Talent + Culture + Extreme Customer Focus x Disciplined Execution = Business Excellence.
He suggests companies home in on 3-4 things they must do flawlessly, and calls these the Moments of Truth. For example, a restaurant MUST have great service, great food, fair value pricing, and cleanliness.
John’s 5 Keys to Accountability
Ignorance, inconsistency, indifference, and inflexibility are signs of poor leadership and should signal alarm bells to company executives. But, insistence on accountability is a sign of excellent leadership so use this framework in your strategic thinking to ensure your people are executing on tasks and goals.
1. 100% clarity and appropriate authority and resources.
2. 100% agreement (‘I accept this is a reasonable goal, and agree on taking accountability for this.’)
3. Track and post (use the traffic light system – green to red)
4. Coach, mentor, train, and support. Step in if someone is slipping from green to yellow.
5. Celebrate success – refuse to tolerate mediocrity.
Do Something Great
You need value differentiation and disciplined execution to build a successful strategy. So, again, what does valued differentiation look like?
· Unique and compelling
· Your target customer values it highly
· Difficult if not impossible to copy
· You can consistently execute it with excellence.
But that doesn’t mean you have to be better on everything.
“If you have parity of 80% to 90% with your competition, add a few things where you have a superior offering,” he says.
Hard To Copy Diffentiators
To do something great try competing on these hard-to-copy differentiators:
· Top talent – very tough to copy great people.
· Winning culture – hard for the competition to steal your people.
· Customer relationship – know the wants, needs, and desires of your best customers.
· Brand – hard to steal away. Tip: A brand-hijack tacks a lesser-known brand to a known one.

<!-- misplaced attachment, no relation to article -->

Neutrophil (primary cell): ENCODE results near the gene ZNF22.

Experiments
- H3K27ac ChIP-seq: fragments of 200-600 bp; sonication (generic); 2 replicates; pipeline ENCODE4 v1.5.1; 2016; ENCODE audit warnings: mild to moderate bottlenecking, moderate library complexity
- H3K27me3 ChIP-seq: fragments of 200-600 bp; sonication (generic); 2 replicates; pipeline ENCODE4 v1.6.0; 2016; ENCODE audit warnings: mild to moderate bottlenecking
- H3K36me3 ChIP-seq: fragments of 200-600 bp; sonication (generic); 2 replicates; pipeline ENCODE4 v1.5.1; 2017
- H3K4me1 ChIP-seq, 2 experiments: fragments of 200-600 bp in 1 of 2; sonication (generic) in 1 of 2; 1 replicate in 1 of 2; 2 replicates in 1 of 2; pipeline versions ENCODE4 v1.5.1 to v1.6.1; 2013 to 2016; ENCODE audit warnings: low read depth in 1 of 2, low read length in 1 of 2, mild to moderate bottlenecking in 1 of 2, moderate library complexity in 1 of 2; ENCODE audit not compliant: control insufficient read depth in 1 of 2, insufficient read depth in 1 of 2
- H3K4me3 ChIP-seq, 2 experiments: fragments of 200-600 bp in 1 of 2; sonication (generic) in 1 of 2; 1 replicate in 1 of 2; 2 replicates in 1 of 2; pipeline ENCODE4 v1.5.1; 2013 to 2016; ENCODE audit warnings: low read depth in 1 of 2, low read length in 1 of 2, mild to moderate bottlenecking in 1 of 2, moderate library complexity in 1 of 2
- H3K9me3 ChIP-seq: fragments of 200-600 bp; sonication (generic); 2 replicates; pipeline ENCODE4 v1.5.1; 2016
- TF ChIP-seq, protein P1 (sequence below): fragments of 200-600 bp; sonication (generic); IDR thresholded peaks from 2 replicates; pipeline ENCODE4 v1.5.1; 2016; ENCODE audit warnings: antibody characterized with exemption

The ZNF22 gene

· Data – this is a goldmine and is a defendable differentiator.
Word Cloud For Focus
Finally, what's a visual way of representing key strategic areas for business?
John Spence decided to find out. Over 3 years he fed 200,000 pages from respected business books into Wordle (software that searches through documents looking for patterns) and discovered the major themes in them.
Below is the word cloud that was created.
John's Conversation Starter Questions for Teams:
What do we do that meets the four criteria of an effective strategy?
- Unique and compelling
- Highly valuable to our target customers
- Difficult if not impossible to copy
- We can consistently execute it with excellence
- What are our moments of truth? (3-4 things we must do flawlessly)
- What sort of training and processes should we have in place for each moment of truth?
- What do we need to do to increase the level of accountability in our organization?
- What would an "ideal team member" look like for our organization? The answer to this question should be used for hiring, training, promotion, and termination.
- What do you think your customers will answer when you ask them why, specifically, they do business with you?
- What would you like your customers to say about your business? Write this out exactly as you would like them to respond. Are you doing the things necessary to get them to say that?